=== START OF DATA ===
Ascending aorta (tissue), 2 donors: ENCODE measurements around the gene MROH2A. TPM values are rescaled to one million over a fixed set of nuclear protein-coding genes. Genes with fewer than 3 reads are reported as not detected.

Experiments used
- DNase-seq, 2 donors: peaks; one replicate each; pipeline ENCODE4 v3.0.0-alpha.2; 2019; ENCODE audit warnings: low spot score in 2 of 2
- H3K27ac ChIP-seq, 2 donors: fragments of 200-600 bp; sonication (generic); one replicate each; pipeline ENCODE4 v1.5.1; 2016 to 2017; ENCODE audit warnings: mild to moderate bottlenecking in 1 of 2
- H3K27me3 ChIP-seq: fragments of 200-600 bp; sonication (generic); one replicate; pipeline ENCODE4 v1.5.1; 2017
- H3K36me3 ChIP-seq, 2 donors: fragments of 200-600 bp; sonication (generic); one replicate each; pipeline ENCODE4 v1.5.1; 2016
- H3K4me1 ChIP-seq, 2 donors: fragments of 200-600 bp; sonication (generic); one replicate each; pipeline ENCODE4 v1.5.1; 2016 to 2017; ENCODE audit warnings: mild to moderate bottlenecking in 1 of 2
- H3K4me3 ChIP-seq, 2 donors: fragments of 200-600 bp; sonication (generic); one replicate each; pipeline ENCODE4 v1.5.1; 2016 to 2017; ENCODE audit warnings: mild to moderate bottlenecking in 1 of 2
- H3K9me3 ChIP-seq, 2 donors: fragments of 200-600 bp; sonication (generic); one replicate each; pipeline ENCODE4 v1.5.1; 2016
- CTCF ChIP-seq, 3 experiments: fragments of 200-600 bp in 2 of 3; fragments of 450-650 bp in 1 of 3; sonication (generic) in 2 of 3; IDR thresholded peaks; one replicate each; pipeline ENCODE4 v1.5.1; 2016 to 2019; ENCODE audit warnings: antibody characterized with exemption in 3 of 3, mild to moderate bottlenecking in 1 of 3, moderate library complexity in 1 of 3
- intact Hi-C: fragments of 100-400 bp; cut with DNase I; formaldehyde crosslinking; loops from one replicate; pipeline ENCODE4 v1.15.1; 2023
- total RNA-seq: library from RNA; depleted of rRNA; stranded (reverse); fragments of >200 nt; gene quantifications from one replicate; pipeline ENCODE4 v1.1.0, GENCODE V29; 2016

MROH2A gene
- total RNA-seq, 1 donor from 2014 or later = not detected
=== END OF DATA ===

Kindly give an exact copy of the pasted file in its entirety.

Ascending aorta (tissue), 2 donors: ENCODE measurements around the gene MROH2A. TPM values are rescaled to one million over a fixed set of nuclear protein-coding genes. Genes with fewer than 3 reads are reported as not detected.

Experiments used
- DNase-seq, 2 donors: peaks; one replicate each; pipeline ENCODE4 v3.0.0-alpha.2; 2019; ENCODE audit warnings: low spot score in 2 of 2
- H3K27ac ChIP-seq, 2 donors: fragments of 200-600 bp; sonication (generic); one replicate each; pipeline ENCODE4 v1.5.1; 2016 to 2017; ENCODE audit warnings: mild to moderate bottlenecking in 1 of 2
- H3K27me3 ChIP-seq: fragments of 200-600 bp; sonication (generic); one replicate; pipeline ENCODE4 v1.5.1; 2017
- H3K36me3 ChIP-seq, 2 donors: fragments of 200-600 bp; sonication (generic); one replicate each; pipeline ENCODE4 v1.5.1; 2016
- H3K4me1 ChIP-seq, 2 donors: fragments of 200-600 bp; sonication (generic); one replicate each; pipeline ENCODE4 v1.5.1; 2016 to 2017; ENCODE audit warnings: mild to moderate bottlenecking in 1 of 2
- H3K4me3 ChIP-seq, 2 donors: fragments of 200-600 bp; sonication (generic); one replicate each; pipeline ENCODE4 v1.5.1; 2016 to 2017; ENCODE audit warnings: mild to moderate bottlenecking in 1 of 2
- H3K9me3 ChIP-seq, 2 donors: fragments of 200-600 bp; sonication (generic); one replicate each; pipeline ENCODE4 v1.5.1; 2016
- CTCF ChIP-seq, 3 experiments: fragments of 200-600 bp in 2 of 3; fragments of 450-650 bp in 1 of 3; sonication (generic) in 2 of 3; IDR thresholded peaks; one replicate each; pipeline ENCODE4 v1.5.1; 2016 to 2019; ENCODE audit warnings: antibody characterized with exemption in 3 of 3, mild to moderate bottlenecking in 1 of 3, moderate library complexity in 1 of 3
- intact Hi-C: fragments of 100-400 bp; cut with DNase I; formaldehyde crosslinking; loops from one replicate; pipeline ENCODE4 v1.15.1; 2023
- total RNA-seq: library from RNA; depleted of rRNA; stranded (reverse); fragments of >200 nt; gene quantifications from one replicate; pipeline ENCODE4 v1.1.0, GENCODE V29; 2016

MROH2A gene
- total RNA-seq, 1 donor from 2014 or later = not detected